Top story – what’s happening at that moment in the story. Let’s say Alice is 17 and going to the zoo with her friends.
Bottom story (or backstory) – what happened in the past. In this case, our flashback talks about when Alice was 6 at the zoo with her parents for her birthday, but her parents started fighting and yelling at each other.
In general, you want to lead into the flashback as smoothly as possible. If you think you’re just supposed to italicize the whole section and call it good, think again. Lazy. Lazy, lazy. If your story is written in present tense, you’ve got the easier answer. The top story will be written in normal present tense, and the backstory will be written in normal past tense. Still, everyone should consider the following:
- Some authors choose to start the section off with an italicized “6 years ago” or something, which is fine but personally I think it’s lazy, unless that date in particular is important.
- In the top story, something should prompt your character to think about this flashback. Something emotional is less cheesy, but this is still an area to be careful and subtle. A bad lead in is like “seeing the elephant reminded her of the last time she saw an elephant…” *cue flashback* Cheese. So much cheese. And it feels fake and contrived. I tend to lean towards a more emotional link. The current scene makes the MC consider something, and they look to the past for their answer…? Intermission for an example, after Alice has been kissed by her love interest for the first time:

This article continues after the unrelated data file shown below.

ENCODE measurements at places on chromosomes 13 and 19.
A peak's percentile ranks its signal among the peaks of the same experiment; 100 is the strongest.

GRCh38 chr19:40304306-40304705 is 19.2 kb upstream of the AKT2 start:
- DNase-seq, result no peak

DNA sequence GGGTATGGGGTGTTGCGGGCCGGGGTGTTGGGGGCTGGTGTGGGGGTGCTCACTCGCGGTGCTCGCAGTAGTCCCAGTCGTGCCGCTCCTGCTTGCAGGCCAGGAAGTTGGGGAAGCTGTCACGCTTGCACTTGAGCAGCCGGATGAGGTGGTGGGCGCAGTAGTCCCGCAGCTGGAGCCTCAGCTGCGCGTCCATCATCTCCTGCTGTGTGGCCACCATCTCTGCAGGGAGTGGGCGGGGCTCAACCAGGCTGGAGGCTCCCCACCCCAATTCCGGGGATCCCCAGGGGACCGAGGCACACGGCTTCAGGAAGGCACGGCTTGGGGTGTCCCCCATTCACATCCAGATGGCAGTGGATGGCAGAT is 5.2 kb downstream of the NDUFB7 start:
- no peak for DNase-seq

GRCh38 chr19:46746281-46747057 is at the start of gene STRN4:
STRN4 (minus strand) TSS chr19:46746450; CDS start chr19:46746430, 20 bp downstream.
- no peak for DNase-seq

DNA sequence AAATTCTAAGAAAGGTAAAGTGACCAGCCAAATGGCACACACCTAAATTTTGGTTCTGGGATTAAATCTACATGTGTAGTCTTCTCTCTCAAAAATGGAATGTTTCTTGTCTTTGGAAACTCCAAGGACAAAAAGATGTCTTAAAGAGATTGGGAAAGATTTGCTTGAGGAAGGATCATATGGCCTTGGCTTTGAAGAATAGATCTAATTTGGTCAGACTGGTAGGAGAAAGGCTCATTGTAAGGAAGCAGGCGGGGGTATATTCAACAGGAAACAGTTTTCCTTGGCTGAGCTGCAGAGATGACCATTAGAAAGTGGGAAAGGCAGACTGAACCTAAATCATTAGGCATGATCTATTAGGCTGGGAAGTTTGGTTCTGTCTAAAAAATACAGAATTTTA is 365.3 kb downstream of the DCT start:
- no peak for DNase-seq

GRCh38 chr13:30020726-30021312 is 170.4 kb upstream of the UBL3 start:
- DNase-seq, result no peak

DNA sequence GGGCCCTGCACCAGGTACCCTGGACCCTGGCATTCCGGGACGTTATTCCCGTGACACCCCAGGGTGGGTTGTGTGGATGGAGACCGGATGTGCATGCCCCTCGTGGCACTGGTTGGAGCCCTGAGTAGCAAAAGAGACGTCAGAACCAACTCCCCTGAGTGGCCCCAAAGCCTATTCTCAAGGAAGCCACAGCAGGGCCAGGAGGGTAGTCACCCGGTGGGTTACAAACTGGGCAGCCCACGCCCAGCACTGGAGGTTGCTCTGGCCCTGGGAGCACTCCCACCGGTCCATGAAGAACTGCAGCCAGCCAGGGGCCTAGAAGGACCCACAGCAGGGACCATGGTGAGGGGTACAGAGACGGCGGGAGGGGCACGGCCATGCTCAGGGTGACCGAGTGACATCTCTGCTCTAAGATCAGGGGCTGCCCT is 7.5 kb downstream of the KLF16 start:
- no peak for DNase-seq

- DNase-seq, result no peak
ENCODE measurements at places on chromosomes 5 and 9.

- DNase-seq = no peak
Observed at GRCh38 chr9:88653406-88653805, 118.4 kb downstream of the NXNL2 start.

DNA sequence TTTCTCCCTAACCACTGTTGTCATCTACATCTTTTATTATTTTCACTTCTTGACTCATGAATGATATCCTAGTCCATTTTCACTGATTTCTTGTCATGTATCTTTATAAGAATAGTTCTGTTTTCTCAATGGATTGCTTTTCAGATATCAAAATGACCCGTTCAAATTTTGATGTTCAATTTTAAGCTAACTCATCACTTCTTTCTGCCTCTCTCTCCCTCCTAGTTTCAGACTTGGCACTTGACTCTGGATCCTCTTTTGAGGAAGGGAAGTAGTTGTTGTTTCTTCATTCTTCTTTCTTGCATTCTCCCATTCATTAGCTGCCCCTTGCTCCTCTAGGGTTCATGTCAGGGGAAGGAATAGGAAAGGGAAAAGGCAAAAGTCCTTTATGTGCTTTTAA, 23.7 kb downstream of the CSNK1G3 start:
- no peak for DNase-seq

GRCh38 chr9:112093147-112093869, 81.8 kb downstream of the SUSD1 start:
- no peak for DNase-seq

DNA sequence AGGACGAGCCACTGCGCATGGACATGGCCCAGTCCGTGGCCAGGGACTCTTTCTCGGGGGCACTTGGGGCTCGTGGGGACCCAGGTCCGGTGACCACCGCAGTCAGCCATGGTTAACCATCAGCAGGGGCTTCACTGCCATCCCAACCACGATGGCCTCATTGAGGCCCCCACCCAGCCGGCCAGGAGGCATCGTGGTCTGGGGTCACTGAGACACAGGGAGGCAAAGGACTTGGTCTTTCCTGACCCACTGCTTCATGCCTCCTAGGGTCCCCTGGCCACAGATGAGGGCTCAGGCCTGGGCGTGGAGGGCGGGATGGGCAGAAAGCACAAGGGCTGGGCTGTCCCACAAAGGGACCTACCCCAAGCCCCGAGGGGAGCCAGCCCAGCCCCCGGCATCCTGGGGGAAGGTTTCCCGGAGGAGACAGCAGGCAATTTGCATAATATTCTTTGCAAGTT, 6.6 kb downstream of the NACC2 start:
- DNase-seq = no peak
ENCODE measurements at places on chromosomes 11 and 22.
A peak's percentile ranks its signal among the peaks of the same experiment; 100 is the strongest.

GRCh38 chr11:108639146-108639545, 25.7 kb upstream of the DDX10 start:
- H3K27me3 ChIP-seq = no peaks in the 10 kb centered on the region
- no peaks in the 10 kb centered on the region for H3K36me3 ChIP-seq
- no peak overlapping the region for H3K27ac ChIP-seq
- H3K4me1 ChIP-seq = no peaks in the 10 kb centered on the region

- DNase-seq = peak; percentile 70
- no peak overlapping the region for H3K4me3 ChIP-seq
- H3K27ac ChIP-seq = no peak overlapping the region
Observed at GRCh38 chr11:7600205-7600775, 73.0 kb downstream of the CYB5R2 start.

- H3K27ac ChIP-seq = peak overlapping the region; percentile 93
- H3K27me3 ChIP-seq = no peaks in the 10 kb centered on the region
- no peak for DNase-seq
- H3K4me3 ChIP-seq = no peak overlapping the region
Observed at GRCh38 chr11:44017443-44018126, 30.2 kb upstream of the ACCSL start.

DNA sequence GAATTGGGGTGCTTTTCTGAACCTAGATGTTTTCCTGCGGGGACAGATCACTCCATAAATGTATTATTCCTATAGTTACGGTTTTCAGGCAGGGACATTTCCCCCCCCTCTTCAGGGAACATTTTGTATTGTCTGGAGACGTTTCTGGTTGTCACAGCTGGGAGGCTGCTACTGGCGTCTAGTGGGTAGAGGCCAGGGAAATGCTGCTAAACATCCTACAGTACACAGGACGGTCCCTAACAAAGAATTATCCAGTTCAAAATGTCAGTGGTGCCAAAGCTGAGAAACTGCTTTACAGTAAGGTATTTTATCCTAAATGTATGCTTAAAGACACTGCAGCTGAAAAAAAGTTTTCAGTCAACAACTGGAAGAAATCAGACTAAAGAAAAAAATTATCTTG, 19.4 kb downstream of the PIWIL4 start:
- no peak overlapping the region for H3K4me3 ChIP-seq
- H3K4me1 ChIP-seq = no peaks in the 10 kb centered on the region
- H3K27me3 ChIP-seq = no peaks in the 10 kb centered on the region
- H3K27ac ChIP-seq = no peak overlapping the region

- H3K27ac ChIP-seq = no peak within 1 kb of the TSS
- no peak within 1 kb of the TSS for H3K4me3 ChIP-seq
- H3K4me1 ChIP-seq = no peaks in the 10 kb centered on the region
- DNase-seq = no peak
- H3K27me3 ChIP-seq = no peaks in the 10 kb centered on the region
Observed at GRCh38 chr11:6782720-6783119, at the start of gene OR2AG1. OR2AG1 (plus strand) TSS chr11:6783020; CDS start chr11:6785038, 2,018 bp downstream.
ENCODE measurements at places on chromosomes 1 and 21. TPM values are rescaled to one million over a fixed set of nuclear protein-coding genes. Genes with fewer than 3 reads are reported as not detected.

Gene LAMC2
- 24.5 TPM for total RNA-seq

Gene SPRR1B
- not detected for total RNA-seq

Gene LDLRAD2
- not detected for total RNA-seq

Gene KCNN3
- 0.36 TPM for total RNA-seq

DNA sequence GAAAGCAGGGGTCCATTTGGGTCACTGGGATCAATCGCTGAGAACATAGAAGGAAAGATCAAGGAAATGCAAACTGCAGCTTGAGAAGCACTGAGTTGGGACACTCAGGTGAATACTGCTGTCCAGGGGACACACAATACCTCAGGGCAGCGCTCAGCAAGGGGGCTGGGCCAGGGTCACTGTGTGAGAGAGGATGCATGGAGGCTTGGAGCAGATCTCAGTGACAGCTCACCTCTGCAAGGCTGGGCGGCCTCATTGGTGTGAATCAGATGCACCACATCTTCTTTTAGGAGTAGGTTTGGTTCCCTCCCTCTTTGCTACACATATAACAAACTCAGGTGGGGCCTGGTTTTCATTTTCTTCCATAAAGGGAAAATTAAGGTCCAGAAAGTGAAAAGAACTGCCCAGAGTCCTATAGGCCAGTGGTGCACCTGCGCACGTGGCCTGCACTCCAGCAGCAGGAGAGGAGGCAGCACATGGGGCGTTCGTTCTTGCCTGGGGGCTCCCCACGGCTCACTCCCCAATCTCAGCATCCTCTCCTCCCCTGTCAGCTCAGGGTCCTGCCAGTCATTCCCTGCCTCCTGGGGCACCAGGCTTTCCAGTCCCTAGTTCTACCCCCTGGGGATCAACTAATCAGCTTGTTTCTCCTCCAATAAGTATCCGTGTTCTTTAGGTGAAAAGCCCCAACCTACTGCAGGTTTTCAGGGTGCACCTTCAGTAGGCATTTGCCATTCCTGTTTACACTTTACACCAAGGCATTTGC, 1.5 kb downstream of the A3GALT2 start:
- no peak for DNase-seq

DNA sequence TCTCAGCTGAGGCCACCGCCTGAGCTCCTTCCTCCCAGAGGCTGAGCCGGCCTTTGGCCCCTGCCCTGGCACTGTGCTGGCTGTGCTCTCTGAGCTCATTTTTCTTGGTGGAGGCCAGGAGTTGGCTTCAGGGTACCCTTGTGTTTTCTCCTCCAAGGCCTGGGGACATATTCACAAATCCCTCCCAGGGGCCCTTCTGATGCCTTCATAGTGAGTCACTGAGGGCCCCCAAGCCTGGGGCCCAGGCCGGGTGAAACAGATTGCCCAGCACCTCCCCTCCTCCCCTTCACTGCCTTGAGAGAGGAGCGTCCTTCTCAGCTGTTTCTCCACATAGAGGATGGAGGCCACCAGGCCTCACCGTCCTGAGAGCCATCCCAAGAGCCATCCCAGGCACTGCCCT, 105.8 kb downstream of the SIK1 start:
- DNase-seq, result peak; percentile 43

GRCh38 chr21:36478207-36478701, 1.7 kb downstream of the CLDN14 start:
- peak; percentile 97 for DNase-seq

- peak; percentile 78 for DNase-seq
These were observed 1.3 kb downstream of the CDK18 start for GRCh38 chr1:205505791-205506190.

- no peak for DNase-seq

Kisses had different meanings across the globe, but one thing tended to be consistent: they were a sign of affection. Affection, or manipulation.
And here starts the flashback for why she’s come to this conclusion.
- Drop hints early on in the flashback as to where you’ve jumped on the timeline. Like, “school had just let out for the summer” or “It was my first time driving with a permit” or something that gives a sense of when we are.
- Start off your backstory with PAST PERFECT! As in, the past before the past tense. This only applies if you’re writing in the past tense to begin with. It’s that addition of “had.” I had been driving when he called me. The TV had been on while she cooked dinner. The whole thing’s in past, but part of it had happened before the past action of calling or cooking dinner. If your flashback is short (like, one paragraph) write the whole thing in past perfect. If your flashback is longer lead in with three past perfect sentences. Then switch to simple past. Lead back out of the flashback with the last three sentences in past perfect again.
Confusing? Okay. No problem. An example.
“I think it’s broken!”
Mom’s tone had made me start bawling. My arm had hurt, but it hadn’t felt broken. I was only eight years old—I was too young to be broken. I didn’t want to be broken. Mom held my wrist lightly, afraid to be too rough.
(three uses of the past perfect “had” before switching to the normal past of “held,” as opposed to a past perfect of “had held.”)
—rest of flashback is too long to include here, but it would all be written in typical past tense—